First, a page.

Introduction Previous research has indicated that poor subjective sleep quality is associated with lower fluid intelligence scores (Smith et al., 2019). However, it is not known whether subjective sleep continuity is associated with fluid intelligence, or with set-shifting or mental rotation accuracy, since these are closely related to fluid intelligence (Kafadar et al., 2016; Varriale et al., 2018). The aim of the study was to investigate the relationship between sleep continuity, assessed using daily subjective sleep diaries and fluid intelligence. It was hypothesised that sleep continuity would be positively associated with 1) fluid intelligence, 2) mental rotation and 3) set-shifting.
Methods A total of 39 healthy good sleepers completed a daily subjective sleep diary (Consensus Sleep Diary-M) for seven consecutive days electronically. On Day 7, participants completed three cognitive tasks (Ravens Standard Progressive Matrices, Wisconsin Card Sorting task and a Mental Rotation task). Standard measures of sleep continuity were derived from sleep diaries, including sleep onset latency (SOL), number of awakenings (NWAK), wake after sleep onset (WASO), time in bed (TIB) and sleep efficiency (SE%). Three Pearson’s correlations were conducted between the cognitive tasks and sleep continuity measures. All p-values were adjusted for multiple comparisons (adjusted p-value = .01).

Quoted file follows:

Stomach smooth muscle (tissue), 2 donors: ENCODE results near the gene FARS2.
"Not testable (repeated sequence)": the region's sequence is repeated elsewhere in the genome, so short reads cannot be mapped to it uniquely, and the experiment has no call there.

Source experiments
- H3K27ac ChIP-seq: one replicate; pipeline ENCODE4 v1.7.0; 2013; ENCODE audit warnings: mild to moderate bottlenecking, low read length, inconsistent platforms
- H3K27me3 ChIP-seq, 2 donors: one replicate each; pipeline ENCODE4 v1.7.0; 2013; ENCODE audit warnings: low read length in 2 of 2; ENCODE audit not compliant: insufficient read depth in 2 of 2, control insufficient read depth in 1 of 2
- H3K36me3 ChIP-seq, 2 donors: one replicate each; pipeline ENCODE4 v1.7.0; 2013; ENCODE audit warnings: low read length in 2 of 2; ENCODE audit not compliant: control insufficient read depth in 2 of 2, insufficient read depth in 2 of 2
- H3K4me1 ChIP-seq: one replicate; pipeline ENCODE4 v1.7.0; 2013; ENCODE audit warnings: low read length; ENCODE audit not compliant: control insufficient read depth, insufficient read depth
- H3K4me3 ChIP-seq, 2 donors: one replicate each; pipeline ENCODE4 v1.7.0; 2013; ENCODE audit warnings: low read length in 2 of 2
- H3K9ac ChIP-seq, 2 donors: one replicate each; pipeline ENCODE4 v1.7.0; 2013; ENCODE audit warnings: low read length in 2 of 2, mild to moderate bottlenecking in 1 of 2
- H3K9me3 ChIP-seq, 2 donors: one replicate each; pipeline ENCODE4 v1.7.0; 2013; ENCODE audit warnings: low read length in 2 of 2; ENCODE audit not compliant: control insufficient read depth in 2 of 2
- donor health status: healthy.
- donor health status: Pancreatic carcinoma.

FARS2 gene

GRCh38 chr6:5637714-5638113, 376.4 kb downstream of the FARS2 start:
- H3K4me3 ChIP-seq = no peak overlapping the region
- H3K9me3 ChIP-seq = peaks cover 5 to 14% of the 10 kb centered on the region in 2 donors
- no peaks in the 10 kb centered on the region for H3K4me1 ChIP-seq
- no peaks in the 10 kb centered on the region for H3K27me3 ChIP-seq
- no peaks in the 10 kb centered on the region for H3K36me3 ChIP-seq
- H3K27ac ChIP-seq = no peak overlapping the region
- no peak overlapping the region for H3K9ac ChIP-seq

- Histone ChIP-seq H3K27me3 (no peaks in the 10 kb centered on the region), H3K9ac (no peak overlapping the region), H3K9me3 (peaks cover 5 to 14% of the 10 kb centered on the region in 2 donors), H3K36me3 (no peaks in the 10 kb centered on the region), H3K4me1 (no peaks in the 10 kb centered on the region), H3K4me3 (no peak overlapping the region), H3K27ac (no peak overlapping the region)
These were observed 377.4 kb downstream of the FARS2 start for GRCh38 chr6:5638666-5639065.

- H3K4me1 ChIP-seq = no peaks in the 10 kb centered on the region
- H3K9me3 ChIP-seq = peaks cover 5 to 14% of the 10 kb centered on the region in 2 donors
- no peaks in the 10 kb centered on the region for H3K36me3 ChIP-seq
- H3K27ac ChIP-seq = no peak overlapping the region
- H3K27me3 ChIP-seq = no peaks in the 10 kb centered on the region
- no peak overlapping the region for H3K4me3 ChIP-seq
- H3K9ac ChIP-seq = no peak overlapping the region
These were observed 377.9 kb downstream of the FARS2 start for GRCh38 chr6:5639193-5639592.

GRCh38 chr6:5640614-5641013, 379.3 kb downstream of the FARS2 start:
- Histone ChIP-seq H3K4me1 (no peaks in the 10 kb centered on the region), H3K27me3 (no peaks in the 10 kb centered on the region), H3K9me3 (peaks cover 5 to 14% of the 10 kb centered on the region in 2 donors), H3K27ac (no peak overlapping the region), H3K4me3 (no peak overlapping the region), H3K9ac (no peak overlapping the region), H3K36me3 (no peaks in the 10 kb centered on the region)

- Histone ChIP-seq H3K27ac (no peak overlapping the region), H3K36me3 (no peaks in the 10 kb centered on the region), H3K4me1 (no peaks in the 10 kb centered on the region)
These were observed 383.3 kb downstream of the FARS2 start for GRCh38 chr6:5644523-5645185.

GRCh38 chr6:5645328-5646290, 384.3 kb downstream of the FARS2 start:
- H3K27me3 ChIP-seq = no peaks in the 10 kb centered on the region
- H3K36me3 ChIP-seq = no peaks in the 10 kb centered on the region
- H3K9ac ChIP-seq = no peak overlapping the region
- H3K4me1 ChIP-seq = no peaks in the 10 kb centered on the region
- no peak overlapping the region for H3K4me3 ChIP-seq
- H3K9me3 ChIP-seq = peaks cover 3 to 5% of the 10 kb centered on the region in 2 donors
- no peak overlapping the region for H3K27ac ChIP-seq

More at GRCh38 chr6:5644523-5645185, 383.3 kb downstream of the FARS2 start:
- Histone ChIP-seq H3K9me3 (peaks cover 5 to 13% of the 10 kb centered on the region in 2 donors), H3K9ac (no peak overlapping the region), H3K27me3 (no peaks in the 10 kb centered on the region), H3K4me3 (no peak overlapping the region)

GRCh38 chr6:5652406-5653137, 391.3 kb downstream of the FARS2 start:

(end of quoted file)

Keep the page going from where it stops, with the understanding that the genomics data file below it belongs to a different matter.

Results Overall, no association was found between subjective sleep continuity (SOL, NWAK, WASO, TIB and SE%) and Ravens Standard Progressive Matrices, Wisconsin Card Sorting task, or Mental Rotation accuracy scores (all p-values > .01).
Discussion These results indicate that fluid intelligence, mental rotation and set-shifting are not associated with subjective sleep continuity. Previous literature has found associations between objective sleep measures and sleep spindle activity (Bódizs et al., 2014; Ujma et al., 2015), therefore fluid intelligence may only be associated with objective sleep architecture.
This is an open access article distributed in accordance with the Creative Commons Attribution Non Commercial (CC BY-NC 4.0) license, which permits others to distribute, remix, adapt, build upon this work non-commercially, and license their derivative works on different terms, provided the original work is properly cited, appropriate credit is given, any changes made indicated, and the use is non-commercial. See: http://creativecommons.org/licenses/by-nc/4.0/.
Statistics from Altmetric.com
If you wish to reuse any or all of this article please use the link below which will take you to the Copyright Clearance Center’s RightsLink service. You will be able to get a quick price and instant permission to reuse the content in many different ways.